The confrontation between OPEC and the US oil industry is coming to a day.
The US slate revolution is on track to be the largest oil and gas boom in history, turning a nation at the mercy of foreign imports into a global player. That seismic change broke the dominance of Saudi Arabia and the OPEC cartel, forcing them to an alliance with their Russian rival for a long time to maintain control of world markets.
So far, it worked: global oil reserves are draining and prices are near two-year highs. But as the Organization of Petroleum Exporting Countries and Russia prepare to meet in Vienna this week to expand production cuts, ministers have little idea how the United States' shale production will respond in 2018.
"The cuts production are effective: it was absolutely the right decision and the fact of reaching an agreement with Russia was crucial, "said Paolo Scaroni, vice president of NM Rothschild & Sons and former CEO of the Italian oil giant Eni SpA. "OPEC does not have the same power, the fact that the United States has become the largest producer of oil in the world is a dramatic change."
For the members of OPEC, what is at stake could not be greater. The Crown Prince of Saudi Arabia, Mohammed Bin Salman, is embarking on a radical economic transformation of the kingdom, which includes a partial sale of his state oil company that could be the largest public offering in history. Venezuela, staggering after years of recession and an overwhelming debt burden, is on the verge of political implosion.
Efforts by producers to eliminate surplus oil are beginning to bear fruit. Excess inventories in the developed nations this year have been depleted by 183 million barrels, or more than half the excess, which now stands at around 154 million barrels, according to OPEC data. That has revived the crude futures traded in London, which fell below $ 45 a barrel this summer, to a two-year high of $ 64.65 on November 7.
That success helps counteract the allegations that OPEC had lapsed from the dominant market force of the 1970s and 1980s into irrelevance. Although its 14 members still extract 40 percent of the world's oil, its share has declined since the days when OPEC devastated the world economy.
"People thought that OPEC was dead, but Saudi Minister Khalid Al-Falih managed to establish agreements and alliances within OPEC and non-OPEC, like Russia, to restrict production," said Luis Giusti, the Center's advisor. of Strategic and International Studies and former General Director of the state company Petróleos de Venezuela SA.  Price Paradox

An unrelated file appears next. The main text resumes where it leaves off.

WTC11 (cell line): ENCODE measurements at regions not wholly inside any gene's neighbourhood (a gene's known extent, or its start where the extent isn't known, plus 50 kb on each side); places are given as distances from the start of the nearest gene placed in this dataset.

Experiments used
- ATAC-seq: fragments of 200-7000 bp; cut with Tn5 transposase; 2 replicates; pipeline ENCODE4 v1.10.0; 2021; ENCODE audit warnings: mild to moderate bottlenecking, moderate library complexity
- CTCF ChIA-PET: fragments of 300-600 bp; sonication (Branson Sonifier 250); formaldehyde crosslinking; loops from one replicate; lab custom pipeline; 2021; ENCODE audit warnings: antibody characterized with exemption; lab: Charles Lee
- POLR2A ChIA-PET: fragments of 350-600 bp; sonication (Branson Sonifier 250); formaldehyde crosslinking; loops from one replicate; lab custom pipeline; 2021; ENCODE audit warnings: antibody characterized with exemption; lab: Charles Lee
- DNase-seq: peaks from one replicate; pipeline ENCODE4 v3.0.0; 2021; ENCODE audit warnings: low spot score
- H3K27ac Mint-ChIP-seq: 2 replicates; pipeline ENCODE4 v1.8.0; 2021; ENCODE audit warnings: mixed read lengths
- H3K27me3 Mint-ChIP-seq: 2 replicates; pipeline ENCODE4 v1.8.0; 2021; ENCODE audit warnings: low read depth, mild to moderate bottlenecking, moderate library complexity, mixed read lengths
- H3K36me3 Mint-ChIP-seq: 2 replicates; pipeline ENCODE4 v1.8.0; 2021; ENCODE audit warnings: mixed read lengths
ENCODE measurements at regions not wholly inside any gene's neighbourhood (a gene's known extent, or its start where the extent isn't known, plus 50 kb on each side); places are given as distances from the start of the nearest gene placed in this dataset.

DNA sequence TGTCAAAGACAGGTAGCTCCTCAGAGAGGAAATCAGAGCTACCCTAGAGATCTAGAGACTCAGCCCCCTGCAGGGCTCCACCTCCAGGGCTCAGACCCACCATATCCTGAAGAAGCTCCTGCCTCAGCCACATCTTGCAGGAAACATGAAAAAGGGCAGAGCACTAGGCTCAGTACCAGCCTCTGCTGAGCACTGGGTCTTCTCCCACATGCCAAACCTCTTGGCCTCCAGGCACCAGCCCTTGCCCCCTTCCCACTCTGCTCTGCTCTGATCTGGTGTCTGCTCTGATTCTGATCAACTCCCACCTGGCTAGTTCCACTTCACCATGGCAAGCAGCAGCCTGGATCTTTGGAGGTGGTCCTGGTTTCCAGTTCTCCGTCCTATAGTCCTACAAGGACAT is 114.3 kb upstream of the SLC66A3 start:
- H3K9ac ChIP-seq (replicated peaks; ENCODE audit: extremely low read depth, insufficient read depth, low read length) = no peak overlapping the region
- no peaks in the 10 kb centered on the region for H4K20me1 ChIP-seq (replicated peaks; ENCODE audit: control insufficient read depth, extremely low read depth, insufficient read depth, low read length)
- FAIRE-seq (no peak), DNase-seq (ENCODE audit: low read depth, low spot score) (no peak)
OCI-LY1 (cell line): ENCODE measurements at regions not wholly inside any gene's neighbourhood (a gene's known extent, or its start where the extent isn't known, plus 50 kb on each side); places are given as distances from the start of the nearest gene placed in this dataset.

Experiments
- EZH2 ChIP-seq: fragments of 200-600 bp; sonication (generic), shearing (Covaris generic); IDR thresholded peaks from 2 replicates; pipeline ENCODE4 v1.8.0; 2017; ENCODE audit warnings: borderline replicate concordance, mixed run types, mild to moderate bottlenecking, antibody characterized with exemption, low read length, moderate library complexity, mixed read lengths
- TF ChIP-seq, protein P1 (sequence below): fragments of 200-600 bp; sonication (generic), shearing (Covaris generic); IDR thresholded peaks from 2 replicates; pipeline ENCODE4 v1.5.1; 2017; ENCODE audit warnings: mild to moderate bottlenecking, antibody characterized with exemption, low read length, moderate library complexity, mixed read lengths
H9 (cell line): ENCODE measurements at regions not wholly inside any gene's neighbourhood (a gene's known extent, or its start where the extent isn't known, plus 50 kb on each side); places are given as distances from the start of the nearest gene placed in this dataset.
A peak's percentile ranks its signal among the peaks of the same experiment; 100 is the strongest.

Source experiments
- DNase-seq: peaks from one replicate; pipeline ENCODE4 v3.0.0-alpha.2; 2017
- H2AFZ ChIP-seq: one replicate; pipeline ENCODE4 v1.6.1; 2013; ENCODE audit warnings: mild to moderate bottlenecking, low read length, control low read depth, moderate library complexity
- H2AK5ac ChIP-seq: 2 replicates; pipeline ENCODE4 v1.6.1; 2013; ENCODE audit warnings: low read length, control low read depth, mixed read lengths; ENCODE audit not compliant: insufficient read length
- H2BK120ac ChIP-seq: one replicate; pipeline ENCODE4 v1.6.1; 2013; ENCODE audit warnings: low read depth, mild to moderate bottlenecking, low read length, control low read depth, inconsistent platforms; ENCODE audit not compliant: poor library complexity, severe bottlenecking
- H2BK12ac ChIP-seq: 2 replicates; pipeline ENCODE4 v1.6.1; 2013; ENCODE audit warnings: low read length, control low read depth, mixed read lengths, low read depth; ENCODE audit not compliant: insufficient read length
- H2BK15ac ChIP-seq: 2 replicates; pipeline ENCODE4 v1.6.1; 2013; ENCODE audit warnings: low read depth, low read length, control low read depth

There are even indications that opponents of OPEC, the dozens of drillers who exploit shale oil fields in Texas and North Dakota, are losing momentum. Companies may already have reduced costs and maximized productivity as much as possible, and their investors finally insist that their profits be returned to them instead of reinvesting in more drilling.
Mark Papa, CEO of Centennial Resource Development Inc. and considered one of the founders of the industry, said in September that the shale "is not the Big Bad Wolf that everyone thinks".
A one-year increase in drilling by US operators appeared to reach a plateau in July, data from Baker Hughes Inc. shows, and companies like Pioneer Natural Resources Co. have reduced their production targets.
The prospects for the blackboard are so obscure that when OPEC officials invited industry experts to to inform them about the issue last week, they were disturbed by the diversity of opinions. Veteran oil trader Andy Hall, whose decision to close his main hedge fund this year was partly due to the unpredictability of shale, told the organization that growth estimates for 2018 range from 500,000 barrels per day to 1.7 millions per day.
However, the basic paradox facing OPEC is that the more it manages to increase prices, the more it stimulates shale explorers and other competitors, said Mike Wittner, head of oil market research at Societe Generale SA in New York. York
The increases in US oil production next year will be large enough to cancel much of the sacrifices made by OPEC and Russia, leaving the surplus more or less intact, the forecasts of the International Energy Agency show . The recent spike in prices could energize the slate even more.
Instead of being able to declare victory next year and restore the production they have stopped, OPEC could be caught in an open fight, Wittner said.
"Now that they are in it, I do not see how they come out of it," Wittner said. "They need to continue supply management in the foreseeable future."
The need to cooperate indefinitely could strain the partnership between Saudi Arabia and Russia.
While the Saudi-Russian alliance has allowed them to call a "truce in the battle for market share," they may end up fighting over customers again when they face a relentless tide of crude exports from the United States, "said Ed Morse, head of commodities research at Citigroup Inc. in New York.
With US crude exports close to zero three years ago to exceed the combined shipments of the smaller members of OPEC, it seems every It's more as if the confrontation between the cartel and what used to be its biggest customer "has an end," Morse said.
"And the end of the game is that there's a lot of shale in the world."